Afrocentricity — an idea whose time has come

Afrocentricity — an idea whose time has come Asante’s latest publication whose cover picture is that of a busy Africa Unity Square along Jason Moyo Avenue in Harare
Asante’s latest publication whose cover picture is that of a busy Africa Unity Square along Jason Moyo Avenue in Harare

Asante’s latest publication whose cover picture is that of a busy Africa Unity Square along Jason Moyo Avenue in Harare

Lovemore Ranga Mataire The Reader
PROFESSOR Molefi Kete Asante, who is in Zimbabwe for an Afrocentricity International conference, is an African luminary who has been cited by the African Union as one of the top scholars of African descent who have contributed immensely in working towards the reclamation, restoration and re-correction of Africa’s distorted historical and civilisational legacy.

In recognition of his efforts in promoting African unity worldwide, the African Union invited him to give a keynote address at the conference of intellectuals of Africa and the Diaspora in Dakar in 2004.

Against all odds, the African-American scholar has pioneered a number of international scholarly projects aimed at rebutting the Eurocentred negative and stereotypical depiction of Africans as inferior beings.

Prof Asante is the progenitor of Afrocentricity, an ideological and intellectual movement that calls on Africans to be Afrocentred in their perception of the world and harness Africa’s rich historical and cultural heritage as the foundation and critical reference point for African development and unity.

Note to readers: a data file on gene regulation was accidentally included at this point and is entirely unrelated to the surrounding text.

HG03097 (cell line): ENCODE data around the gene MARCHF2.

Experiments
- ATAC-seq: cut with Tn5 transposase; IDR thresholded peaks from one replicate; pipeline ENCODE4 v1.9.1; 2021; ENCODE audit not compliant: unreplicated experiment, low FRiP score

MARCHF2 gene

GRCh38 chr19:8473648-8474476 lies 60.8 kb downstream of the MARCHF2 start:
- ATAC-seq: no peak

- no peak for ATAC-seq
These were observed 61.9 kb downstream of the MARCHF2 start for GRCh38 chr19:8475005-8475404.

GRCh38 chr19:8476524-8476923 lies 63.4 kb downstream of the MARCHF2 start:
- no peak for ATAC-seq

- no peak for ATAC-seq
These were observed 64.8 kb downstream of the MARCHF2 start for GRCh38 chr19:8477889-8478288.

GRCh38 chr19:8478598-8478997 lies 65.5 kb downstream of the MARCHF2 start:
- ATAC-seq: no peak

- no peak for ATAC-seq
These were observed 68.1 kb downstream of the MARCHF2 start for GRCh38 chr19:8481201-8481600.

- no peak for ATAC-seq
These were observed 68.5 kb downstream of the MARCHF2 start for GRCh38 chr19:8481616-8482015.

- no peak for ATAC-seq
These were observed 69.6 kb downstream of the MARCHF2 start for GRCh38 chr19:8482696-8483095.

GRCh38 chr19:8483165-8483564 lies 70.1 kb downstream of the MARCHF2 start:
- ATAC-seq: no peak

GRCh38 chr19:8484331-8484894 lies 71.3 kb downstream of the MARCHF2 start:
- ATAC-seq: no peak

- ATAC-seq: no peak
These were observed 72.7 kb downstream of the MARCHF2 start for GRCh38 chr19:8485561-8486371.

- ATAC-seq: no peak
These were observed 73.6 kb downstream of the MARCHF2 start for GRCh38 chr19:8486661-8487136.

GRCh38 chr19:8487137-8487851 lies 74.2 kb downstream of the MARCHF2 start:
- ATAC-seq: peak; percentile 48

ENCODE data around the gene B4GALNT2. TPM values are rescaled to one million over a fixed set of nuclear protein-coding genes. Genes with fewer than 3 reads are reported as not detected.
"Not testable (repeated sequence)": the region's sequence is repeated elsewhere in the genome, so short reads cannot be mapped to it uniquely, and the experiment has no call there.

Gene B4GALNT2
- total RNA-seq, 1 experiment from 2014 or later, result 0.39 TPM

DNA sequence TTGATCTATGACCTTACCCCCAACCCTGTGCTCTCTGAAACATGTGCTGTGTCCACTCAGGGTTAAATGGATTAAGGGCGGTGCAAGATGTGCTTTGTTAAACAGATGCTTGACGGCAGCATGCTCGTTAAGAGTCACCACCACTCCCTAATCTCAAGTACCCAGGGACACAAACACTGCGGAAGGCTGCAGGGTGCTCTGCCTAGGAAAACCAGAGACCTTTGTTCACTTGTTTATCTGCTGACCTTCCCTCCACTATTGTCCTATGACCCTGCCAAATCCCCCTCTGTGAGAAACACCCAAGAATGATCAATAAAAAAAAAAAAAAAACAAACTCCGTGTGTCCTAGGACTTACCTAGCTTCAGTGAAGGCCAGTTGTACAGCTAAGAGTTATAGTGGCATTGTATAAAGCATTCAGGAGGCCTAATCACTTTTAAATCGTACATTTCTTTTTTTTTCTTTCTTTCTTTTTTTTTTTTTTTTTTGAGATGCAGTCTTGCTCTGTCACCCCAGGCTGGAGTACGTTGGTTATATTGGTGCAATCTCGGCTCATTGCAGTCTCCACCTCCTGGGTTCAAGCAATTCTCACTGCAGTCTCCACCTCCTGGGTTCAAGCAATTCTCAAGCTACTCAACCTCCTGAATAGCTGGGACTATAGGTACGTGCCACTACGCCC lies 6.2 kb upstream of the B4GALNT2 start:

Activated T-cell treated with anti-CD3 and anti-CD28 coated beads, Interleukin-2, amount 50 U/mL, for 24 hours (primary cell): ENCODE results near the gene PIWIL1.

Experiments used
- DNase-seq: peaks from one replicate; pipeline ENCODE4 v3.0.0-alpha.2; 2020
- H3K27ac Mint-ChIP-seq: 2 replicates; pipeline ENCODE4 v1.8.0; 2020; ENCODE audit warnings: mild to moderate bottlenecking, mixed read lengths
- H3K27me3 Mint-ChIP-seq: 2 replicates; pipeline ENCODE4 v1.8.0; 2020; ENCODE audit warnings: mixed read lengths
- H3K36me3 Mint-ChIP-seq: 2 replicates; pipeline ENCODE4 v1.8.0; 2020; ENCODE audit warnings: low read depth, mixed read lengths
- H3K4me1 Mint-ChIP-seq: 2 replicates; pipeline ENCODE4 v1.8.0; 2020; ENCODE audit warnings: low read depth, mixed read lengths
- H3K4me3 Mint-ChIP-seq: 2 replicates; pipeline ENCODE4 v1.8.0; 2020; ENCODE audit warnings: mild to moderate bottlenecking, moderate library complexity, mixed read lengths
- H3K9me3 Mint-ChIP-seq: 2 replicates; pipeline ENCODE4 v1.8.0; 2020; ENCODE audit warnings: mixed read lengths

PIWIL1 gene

At the core, Afrocentricity seeks to evoke a sense of pride in the African by debunking historical myths that have for years maimed the African mind that he cannot forge ahead without the benevolent hand of the former colonial masters.

It is Afrocentricity that later gave birth to Afrocentricity International, an organisation seeking to enshrine African history, culture and consciousness as the central narrative for bringing into existence a new vision of African unity.

Born in Vadosta, Georgia, in a family of 16 children, Prof Asante is also a poet, dramatist and painter whose work has been cited by journals such as the Metices, Journal of Black Studies, Journal of Communication, American Scholar, Daedalus, Western Journal of Black Studies and Africological Perspectives. He is also cited by the Utne Reader among the 100 leading thinkers in America in 2001 and Transition Magazine called him “one of the most important professors in Black America.” Prof Asante has appeared in several films including 500 Years Later, The Faces of Evil, and The Black Candle.

Prof Asante was inducted into the Literary Hall of Fame for Writers of African Descent at Gwendolyn Brooks Centre at Chicago University in 2004.

The current chairperson of the Department of African-American Studies at Temple University, Philadelphia in the United States, Prof Asante is regarded by his peers as one of the most distinguished contemporary scholars who has published 74 books.

Some of his recent published books include As I Run Toward Africa, The African-American People, Maulana Karenga: An Intellectual Portrait, An Afrocentric Manifesto, Cheikh Anta Diop: An Intellectual Portrait, Handbook of Black Studies (co-edited with Maulana Karenga), Encyclopaedia of Black Studies (co-edited with Ama Mazama) and Erasing Racism: The Survival of the American.

The second edition of his high school text, African-American History: Journey of Liberation, is used in more than 400 schools throughout North America. His attachment to Zimbabwe is reflected in The History of Africa: The Quest for Eternal Harmony, a 2015 publication whose cover picture is of a busy Africa Unity Square along Jason Moyo Street in Harare.

Asante has been recognised as one of the 10 widely cited African-Americans.

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